• Debt claim, statutory demand and Commercial Rent Arrears Recovery (the process, known as CRAR, by which a landlord can, following written notice, enter the leased premises and seize goods to the value of the outstanding main rent) – Since the start of the crisis, these measures will have lost their practical effectiveness against tenants in genuine financial difficulty. Legislation was brought forward to restrict further the actions that landlords can take. Specifically the Corporate Insolvency and Governance Bill was expected to make the following provisions:
    • The use of statutory demands made between certain dates will be banned.
    • Winding up petitions may not be presented and winding up orders will not be made for a certain period where a company is unable to pay its debts because of Coronavirus.
    • Landlords will be prevented from using CRAR unless the main rent is unpaid for at least 554 days.
  • The new legislation came into force in late June 2020. Please see our blog “Winding up petitions for unpaid rent – commercial leases.”

Lease renewals

Under the Coronavirus legislation, landlords cannot rely on non-payment of rent during the “relevant period” to oppose a lease renewal under the Landlord and Tenant Act 1954.

Break rights

Break rights on commercial leases often come with conditions. Tenants should be aware that if they are unable to vacate premises owing to the lock-down then this could result in a break right being lost. Similarly, arrears of rent could endanger the operation of a break right.

Landlord’s loss of rent insurance

  • Landlord insurance policies generally only protect landlord’s rental income where there has been physical damage to a property. It is unlikely to be relevant where a tenant stops paying rent for Coronavirus-related reasons.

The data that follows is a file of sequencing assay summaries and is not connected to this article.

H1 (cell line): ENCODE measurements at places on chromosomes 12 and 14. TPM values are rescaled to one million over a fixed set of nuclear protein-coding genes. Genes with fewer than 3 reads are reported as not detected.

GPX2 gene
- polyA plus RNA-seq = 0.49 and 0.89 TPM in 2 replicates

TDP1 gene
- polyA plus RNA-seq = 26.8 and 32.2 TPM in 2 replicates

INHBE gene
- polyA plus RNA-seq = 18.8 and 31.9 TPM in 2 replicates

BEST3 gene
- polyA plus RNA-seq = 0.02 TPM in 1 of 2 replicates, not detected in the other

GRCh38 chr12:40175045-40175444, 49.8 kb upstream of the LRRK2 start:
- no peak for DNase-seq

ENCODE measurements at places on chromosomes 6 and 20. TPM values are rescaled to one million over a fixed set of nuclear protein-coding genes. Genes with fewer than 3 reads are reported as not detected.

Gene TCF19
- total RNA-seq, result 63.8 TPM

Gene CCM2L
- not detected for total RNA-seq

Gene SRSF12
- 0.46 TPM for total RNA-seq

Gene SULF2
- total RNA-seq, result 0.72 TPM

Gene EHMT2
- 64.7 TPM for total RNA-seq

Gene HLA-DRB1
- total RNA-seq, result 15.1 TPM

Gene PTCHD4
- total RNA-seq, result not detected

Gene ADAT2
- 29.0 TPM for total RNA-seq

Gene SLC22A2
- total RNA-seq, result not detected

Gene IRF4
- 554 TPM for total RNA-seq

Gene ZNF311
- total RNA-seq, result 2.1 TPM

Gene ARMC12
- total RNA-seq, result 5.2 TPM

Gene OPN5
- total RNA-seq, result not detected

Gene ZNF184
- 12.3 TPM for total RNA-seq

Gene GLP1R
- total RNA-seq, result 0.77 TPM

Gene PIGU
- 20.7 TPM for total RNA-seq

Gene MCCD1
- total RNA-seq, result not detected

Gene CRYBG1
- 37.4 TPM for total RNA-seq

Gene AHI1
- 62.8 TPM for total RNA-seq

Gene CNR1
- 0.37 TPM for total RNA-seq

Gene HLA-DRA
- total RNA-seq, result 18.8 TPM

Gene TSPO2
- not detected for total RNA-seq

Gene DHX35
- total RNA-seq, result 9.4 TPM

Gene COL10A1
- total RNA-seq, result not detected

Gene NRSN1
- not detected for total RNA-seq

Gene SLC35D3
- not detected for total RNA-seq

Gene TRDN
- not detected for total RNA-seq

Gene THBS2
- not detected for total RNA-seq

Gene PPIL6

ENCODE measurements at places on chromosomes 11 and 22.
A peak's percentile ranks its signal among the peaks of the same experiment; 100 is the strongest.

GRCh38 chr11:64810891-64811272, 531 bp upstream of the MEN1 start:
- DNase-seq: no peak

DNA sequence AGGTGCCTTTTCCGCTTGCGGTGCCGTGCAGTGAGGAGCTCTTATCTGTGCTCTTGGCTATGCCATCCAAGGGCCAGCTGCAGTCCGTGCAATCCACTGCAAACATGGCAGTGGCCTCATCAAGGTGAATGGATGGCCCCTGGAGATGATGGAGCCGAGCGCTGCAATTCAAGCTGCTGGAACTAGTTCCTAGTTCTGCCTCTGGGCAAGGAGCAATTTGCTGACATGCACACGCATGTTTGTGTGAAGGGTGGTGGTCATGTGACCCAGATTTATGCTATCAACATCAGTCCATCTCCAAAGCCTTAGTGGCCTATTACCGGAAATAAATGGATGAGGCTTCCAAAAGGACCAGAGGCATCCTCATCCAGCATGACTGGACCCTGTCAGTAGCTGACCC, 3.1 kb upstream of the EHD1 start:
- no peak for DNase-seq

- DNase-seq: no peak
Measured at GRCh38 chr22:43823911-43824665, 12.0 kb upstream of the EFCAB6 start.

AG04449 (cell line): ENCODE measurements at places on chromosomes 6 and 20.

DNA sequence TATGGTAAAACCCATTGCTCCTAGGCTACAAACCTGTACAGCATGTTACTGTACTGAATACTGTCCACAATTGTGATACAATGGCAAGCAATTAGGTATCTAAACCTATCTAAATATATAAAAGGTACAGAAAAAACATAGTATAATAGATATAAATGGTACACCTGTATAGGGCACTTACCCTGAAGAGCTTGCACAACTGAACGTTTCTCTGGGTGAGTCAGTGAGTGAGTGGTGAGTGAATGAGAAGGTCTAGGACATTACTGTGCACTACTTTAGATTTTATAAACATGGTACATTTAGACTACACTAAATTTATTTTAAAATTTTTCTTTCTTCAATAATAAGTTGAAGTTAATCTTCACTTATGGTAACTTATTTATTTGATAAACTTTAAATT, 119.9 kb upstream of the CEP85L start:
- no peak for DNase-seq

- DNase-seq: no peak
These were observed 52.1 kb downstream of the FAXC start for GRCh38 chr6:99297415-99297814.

• We would recommend that a landlord’s insurance policy is checked to see if there is reference to “pandemic or epidemic” as an insured risk. This would be unusual. If it is covered then it is possible that the rent suspension provisions of the lease will be engaged.

Tenant’s business interruption insurance

Tenants should speak to their insurers but, again, business interruption insurance would normally only apply where there has been physical damage to a property.

Force majeure

It is rare to see a force majeure clause in a modern lease, however that is not to say they don’t exist. These clauses are more commonly found in agreements for lease, development agreements and commercial contracts. If you do have a force majeure clause in your agreement then you should review it carefully and seek advice.


Frustration allows an agreement to be set aside where an unforeseen event makes it impossible for the parties to perform their obligations. Technically a lease could be frustrated. The bar is very high, though, and we are not aware of any cases where a lease has been found to have been frustrated.

If you have any queries relating to any of the issues raised above or indeed any other commercial lease queries please email Edward Watson, David Eminton or Nicola Davies.

Our dedicated “Coronavirus – Legal advice and guidance” page contains advice and guidance on matters affecting, businesses, employers, self-employed, employees, planning legislation, property etc. and is regularly updated as and when new guidance comes in from the government or other regulated bodies.